Joe Dellosa

Writing

Contractor tied to deaths (KBR)


KBR, the former Halliburton subsidiary that's now the Army's largest contractor, is a threat to the safety of our servicemen and servicewomen.

The latest evidence of this comes in the form of a report from the Department of Defense's inspector general released Monday that directly linked KBR with the death of Army Staff Sgt. Ryan Maseth in January 2008.

Maseth was electrocuted while showering in a U.S. base in Iraq. The report said that KBR didn't ground equipment at the base during installation, including the water pump that short-circuited and killed Maseth, and failed to report improperly grounded equipment found on routine inspections. The report goes on to say that KBR, along with another contractor, “performed electrical repairs that perpetuated electrical hazards“ and fell short of the “skillful and workmanlike manner“ called for in KBR's contract.

KBR, predictably, continues to deny it had anything to do with Maseth's death. The company is also on the receiving end of several lawsuits from servicemen and servicewomen who were exposed to toxic fumes while working near or around KBR-operated, open-air burn pits.

According to an article in the July 13 issue of Newsweek, KBR was contracted to provide waste-disposal services for several U.S. bases in Iraq and Afghanistan. The company used these burn pits to incinerate things like medical waste, batteries and artillery, allowing carcinogens to permeate the air. One plaintiff reports having kidney disease, chronic bronchitis and a skin condition after being exposed to the fumes from one such burn pit. Similarly, CNN reported that other service members said they have severe chest pain, asthma, severe migraines and breathing problems.

KBR denies that it acted improperly, saying that their burn pits are operated as specified by Army guidelines — even as a KBR employee who operated a burn pit said he received no guidelines at all as to what he could and could not burn.

In a separate set of lawsuits filed against the company, dozens of National Guard soldiers allege KBR knew that an Iraqi water treatment plant was contaminated with the potentially deadly chemical hexavalent chromium and failed to tell them. The soldiers were assigned to protect KBR employees rebuilding the plant in 2003 and subsequently experienced serious health problems.

In an interview with West Virginia Public Broadcasting, one of the plaintiffs, Russell Powell, head paramedic of the West Virginia National Guard's 1092nd Engineering Battalion, said soldiers in his battalion began having nose bleeds, rashes and breathing problems shortly after arriving at the plant. Powell said that KBR officials blew off their concerns, dismissing the illnesses as the result of dry air.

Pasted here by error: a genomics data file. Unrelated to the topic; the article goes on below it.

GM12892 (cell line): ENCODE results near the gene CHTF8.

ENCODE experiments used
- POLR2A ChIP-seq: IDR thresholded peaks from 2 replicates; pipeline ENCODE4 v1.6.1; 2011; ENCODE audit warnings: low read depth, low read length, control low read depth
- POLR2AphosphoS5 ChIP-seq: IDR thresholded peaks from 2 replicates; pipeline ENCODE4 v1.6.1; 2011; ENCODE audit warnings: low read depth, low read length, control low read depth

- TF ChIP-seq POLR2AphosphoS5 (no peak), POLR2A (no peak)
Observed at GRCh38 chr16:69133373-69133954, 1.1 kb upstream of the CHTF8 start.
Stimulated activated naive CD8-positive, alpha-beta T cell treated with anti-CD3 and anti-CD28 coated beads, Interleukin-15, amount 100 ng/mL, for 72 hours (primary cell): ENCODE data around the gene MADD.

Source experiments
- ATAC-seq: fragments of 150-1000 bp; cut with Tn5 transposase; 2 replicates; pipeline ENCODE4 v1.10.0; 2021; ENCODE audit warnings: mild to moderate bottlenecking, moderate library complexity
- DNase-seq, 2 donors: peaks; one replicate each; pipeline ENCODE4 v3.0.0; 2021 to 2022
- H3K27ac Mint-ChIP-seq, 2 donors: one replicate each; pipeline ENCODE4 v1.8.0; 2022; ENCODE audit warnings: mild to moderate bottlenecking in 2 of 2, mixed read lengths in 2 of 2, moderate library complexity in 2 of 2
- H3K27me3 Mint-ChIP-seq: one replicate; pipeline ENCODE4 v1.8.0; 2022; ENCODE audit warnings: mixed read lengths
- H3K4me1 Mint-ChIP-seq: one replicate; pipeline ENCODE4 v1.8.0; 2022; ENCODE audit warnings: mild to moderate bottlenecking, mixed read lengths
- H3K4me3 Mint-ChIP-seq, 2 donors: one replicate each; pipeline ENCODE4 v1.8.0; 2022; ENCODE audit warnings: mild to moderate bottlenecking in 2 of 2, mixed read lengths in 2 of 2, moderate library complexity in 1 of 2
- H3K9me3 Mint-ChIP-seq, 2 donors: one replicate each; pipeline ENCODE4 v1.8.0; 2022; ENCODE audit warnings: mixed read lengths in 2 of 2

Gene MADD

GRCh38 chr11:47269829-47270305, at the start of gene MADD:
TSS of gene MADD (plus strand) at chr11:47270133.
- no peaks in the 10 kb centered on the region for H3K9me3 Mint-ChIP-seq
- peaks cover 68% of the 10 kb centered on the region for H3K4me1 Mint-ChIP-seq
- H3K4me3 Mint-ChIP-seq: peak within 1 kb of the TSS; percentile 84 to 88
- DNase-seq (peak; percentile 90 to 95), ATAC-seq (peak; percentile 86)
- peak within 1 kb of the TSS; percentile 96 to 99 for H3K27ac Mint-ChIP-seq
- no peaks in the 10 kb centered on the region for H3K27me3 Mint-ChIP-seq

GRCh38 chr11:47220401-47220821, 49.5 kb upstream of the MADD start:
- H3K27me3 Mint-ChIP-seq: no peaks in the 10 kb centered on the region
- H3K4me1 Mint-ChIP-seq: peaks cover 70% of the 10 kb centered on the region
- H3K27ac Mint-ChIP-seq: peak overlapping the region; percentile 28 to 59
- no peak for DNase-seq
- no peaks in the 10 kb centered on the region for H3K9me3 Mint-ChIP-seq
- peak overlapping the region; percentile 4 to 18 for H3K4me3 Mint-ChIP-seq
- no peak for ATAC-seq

Other soldiers assigned to protect the same water treatment plant experienced similar symptoms that persisted after returning home. For some soldiers, their symptoms went from bad to worse: one soldier developed lung cancer, and another died of lung disease. The lawsuits are still pending.

There are certainly several larger conversations that can be drawn from these incidents: the lack of oversight of military contractors, the potentially destructive results of politicians having cozy relationships with big business and the relevance of Dwight Eisenhower's warnings of a military-industrial complex run amok.

For now, the situation is simple: KBR is responsible for the death of a soldier and may be responsible for the illnesses and deaths of many more.

Those who put on the uniform to defend the values on which this country is based and to help those around the world offer their lives, their health and their well-being to do so. They deserve our warmest gratitude and deepest respect.

Instead, in the case of Ryan Maseth, KBR callously took him up on this offer by refusing to spend the resources necessary to prevent a death that was very preventable. It's infuriating, and it's unforgivable.

Our troops deserve much better than this — and, frankly, those culpable at KBR deserve much worse.


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